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It was a day of missed opportunities for Bangladesh. This was the second game they were playing after their match against Australia was washed out. It was probably their best chance to push ahead in the tables after the points for the Australia game were split. However once again, Bangladesh missed out.

The MCG was less than half full for the 18th match on Thursday the 26th of February. The game was Sri Lanka vs. Bangladesh. It was not expected to be a high profile game but by no means did that make it a dull one. The true and hardcore Sri Lankan and Bangladeshi fans were out in full force and they made up for their small numbers in heart and soul. Sri Lanka were batting first with Lahiru Thirimanne and Tillakaratne Dilshan opened the batting. Both batsmen had gotten out for ducks against Afghanistan and Bangladesh would have been thinking ‘if they can do it so can we!’.

Bangladesh, the team with the youngest average age in the World Cup genuinely looked competitive in their bowling and batting department. Nowhere near strong enough to win a major tournament just yet, but strong enough to make the top six sweat and work for their place. As always though, it was the fielding that let them down. Considering they’re a fresh young team they should have been all over their fielding. Whether it was the size of the MCG or the pressure of the tournament, Bangladesh broke down. They conceded too many runs through misfields, missed run out chances and they dropped far too many catches.

In the first over, Thirimanne was dropped by Anamul Haque at slip. He was then given another life through a missed stumpings. Had Bangladesh taken either of these chances they could have dug into the lower order much earlier in the innings when they were fresher and full-spirited. Thirimanne went on to score 52 before he chipped one out to third man. At 122 runs this was the only Sri Lankan wicket to fall for the rest of the innings. Kumar Sangakkara (who was playing his 400th ODI) went on to score a masterful century and along with Dilshan put on a 210 run partnership in 25.3 overs. Sangakkara’s century was full of high class shots but he mishit two. Bangladesh could have had him out on both 23 runs and 60 runs had they not dropped another two catches in the field. Bangladesh even had a chance to remove Dilshan as he was left stranded from a mix up but there was no one at the stumps to back up the fielder. An almost rookie mistake that an international side should not be making. As much as it was a poor fielding performance from Bangladesh, their bowlers bowled well. Both the fastest balls of the day came from the Bangladesh team. They were able to create chances and though they did not capitalise on those chances it was a very positive sign.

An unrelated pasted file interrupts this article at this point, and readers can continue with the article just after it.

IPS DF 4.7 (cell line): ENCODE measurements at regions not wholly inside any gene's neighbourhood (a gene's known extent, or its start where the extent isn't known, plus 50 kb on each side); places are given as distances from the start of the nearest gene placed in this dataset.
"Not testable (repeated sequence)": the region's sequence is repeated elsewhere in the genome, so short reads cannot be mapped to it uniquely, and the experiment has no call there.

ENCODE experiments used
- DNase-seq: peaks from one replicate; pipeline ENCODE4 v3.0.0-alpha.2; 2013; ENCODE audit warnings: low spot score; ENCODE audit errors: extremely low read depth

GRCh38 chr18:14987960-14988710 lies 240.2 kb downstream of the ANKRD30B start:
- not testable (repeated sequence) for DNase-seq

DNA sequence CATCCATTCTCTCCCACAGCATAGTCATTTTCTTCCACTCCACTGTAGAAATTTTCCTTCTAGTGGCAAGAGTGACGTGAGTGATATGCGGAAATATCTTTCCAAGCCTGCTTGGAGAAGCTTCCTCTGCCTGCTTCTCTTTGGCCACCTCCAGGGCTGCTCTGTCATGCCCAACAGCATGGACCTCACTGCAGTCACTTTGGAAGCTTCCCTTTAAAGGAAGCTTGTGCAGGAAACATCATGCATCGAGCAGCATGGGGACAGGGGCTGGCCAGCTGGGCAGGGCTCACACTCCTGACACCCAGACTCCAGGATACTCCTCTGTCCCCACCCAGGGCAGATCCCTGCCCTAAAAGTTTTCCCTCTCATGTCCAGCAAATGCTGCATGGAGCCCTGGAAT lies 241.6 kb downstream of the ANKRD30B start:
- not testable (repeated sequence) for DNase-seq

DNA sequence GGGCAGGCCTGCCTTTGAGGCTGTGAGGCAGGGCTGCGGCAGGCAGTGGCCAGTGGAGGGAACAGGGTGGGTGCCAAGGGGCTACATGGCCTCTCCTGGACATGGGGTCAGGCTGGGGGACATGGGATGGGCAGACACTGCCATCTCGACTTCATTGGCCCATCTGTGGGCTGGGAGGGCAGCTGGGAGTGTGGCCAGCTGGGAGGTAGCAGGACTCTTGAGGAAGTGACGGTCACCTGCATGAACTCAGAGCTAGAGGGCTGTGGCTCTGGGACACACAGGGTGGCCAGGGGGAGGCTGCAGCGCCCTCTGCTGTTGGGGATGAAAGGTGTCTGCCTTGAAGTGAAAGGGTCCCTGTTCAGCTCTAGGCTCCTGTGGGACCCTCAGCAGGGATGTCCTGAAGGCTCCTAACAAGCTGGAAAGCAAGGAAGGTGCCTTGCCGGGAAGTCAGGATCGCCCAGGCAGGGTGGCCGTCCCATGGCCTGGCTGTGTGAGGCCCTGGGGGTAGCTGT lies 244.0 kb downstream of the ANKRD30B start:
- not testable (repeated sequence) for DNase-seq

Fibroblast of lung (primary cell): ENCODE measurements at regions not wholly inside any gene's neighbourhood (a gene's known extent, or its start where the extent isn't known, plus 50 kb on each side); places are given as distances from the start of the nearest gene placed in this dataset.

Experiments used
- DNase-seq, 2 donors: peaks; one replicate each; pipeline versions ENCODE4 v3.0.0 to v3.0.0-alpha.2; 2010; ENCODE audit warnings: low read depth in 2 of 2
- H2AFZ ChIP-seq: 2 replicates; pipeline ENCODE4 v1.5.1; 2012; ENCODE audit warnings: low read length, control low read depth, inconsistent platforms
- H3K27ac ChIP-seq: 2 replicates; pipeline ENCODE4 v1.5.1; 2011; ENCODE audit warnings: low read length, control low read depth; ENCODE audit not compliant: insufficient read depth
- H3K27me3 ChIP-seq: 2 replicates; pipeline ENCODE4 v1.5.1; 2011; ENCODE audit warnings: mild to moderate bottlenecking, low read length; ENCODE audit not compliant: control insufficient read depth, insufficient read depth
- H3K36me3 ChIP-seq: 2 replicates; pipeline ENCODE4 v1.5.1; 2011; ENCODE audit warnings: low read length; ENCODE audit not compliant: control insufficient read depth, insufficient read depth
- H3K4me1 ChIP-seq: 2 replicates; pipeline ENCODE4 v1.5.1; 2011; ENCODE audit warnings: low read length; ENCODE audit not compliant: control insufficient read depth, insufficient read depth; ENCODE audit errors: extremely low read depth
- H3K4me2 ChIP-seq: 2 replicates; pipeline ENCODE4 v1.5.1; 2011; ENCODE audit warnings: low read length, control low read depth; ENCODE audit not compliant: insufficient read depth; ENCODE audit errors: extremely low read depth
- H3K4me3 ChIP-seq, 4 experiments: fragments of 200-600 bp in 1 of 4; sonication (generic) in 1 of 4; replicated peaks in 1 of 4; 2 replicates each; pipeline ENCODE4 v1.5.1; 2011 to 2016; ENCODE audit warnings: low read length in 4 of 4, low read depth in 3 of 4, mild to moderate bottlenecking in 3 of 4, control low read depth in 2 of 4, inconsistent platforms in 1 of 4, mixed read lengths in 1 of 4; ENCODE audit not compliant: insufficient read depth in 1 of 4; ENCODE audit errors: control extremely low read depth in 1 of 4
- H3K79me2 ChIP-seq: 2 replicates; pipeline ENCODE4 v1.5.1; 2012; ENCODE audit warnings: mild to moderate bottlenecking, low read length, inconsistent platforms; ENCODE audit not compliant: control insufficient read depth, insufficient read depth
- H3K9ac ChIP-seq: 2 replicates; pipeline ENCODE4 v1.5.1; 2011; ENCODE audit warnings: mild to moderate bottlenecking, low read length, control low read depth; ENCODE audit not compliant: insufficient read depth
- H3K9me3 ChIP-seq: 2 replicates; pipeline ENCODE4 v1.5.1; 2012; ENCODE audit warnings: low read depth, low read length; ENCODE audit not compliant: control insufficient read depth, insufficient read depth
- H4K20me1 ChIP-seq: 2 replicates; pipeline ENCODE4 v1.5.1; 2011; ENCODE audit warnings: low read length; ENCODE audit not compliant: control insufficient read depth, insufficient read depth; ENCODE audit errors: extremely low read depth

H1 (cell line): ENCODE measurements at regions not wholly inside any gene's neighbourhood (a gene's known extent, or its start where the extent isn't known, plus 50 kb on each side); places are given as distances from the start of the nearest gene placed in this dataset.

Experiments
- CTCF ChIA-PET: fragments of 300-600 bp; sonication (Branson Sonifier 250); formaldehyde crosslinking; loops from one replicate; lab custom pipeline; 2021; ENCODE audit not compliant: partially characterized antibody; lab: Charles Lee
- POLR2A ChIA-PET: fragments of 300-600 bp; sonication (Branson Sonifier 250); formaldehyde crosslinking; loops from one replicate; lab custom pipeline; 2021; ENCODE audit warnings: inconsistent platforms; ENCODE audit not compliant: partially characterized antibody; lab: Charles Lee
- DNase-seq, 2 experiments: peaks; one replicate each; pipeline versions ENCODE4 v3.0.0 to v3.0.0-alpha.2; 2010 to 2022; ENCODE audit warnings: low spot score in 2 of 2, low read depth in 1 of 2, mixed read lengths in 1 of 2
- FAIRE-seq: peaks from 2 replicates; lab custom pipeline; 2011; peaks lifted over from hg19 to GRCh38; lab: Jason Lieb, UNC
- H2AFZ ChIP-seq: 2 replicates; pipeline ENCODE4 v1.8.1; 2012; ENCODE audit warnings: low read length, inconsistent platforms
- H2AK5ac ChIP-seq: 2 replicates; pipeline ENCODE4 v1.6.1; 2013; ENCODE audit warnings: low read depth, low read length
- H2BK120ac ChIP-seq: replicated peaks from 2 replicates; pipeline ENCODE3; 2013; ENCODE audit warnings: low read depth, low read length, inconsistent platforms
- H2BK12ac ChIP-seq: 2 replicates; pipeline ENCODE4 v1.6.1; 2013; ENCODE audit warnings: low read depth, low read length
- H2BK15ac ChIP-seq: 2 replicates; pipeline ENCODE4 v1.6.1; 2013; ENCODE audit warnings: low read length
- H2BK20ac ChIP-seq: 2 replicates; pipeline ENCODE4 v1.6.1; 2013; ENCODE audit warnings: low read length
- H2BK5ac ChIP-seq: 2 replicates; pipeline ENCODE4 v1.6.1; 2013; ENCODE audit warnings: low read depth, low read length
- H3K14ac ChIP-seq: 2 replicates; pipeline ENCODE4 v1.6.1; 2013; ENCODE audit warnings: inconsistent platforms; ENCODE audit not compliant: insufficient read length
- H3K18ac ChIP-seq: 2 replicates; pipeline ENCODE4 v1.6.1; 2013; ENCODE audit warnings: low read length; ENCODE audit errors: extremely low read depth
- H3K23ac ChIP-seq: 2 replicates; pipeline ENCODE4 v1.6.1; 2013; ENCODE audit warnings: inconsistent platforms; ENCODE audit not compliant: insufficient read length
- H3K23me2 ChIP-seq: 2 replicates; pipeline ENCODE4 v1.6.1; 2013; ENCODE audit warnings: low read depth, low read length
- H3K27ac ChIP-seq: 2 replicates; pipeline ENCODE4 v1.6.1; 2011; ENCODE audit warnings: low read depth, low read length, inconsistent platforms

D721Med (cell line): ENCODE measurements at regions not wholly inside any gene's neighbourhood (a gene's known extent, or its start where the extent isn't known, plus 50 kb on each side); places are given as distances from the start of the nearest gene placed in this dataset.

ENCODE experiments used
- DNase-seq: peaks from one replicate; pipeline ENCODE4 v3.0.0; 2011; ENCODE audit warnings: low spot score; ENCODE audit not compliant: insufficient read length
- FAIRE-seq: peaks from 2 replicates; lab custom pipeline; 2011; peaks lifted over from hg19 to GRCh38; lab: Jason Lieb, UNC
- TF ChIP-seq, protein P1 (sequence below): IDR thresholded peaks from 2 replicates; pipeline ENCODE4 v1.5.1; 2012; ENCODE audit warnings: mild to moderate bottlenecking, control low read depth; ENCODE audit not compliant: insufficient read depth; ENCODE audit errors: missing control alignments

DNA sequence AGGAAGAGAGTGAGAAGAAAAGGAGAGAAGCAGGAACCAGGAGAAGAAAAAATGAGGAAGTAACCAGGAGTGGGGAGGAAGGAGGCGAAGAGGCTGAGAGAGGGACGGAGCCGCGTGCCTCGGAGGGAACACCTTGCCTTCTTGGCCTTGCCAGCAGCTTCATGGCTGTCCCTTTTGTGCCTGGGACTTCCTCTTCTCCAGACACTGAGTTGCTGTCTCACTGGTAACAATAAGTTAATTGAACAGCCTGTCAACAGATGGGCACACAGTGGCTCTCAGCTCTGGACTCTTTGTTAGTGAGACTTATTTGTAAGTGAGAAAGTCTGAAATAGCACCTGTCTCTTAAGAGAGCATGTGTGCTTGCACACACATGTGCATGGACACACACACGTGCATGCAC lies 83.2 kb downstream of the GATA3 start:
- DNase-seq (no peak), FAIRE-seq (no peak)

Credit of course must be given to the Sri Lankan batsmen, in particular to Dilshan who scored his highest ODI score. He played brilliantly and except for the mix-up, he played very safely. It was a hard earned 161, Dilshan faced cramp but stuck around to ensure Sangakkara was able to reach his 22nd ODI century. As the openers had already created a base Sangakkara had some freedom to play, a luxury not often given to him. He hit his fastest ODI century and played some beautifully powerful shots. Sri Lanka ended their innings on 332-1. They finally hit the form they needed to be competitive in the World Cup.

As expected, Bangladesh’s chase was in vain. They were all out for 240 runs. Had they taken their opportunities, they could have been chasing a much smaller total.

Six of the 11 players for Bangladesh made a start with each getting a minimum of 25 runs. However none of them could cash in and go on to make a big score. Soumya Sarkar began a fearless counter-attack smashing 25 from 15 balls giving the fans something to cheer about but his run also ended quickly. Only Sabbir Rahman (Bangladesh’s no.8 batsman) went on to score a half century. Sri Lanka took most of their chances, only dropping only one catch. They were able to break partnerships at vital times unlike Bangladesh. At 100-5 Bangladesh left too much pressure on their main batsmen Mushfiqur Rahim and Shakib Al Hasan. Having lost five wickets, neither could play with ease. However with some help from Sabbir and the captain they were able to guide Bangladesh to 240, but no further.

Bangladesh could be a highly competitive team, they have some real potential but to be a top team they must learn to work on their fielding. South Africa have some of the best batsmen and bowlers in the world but they still field as though each opportunity will be their last. Bangladesh need that mindset should they wish to grow as a side.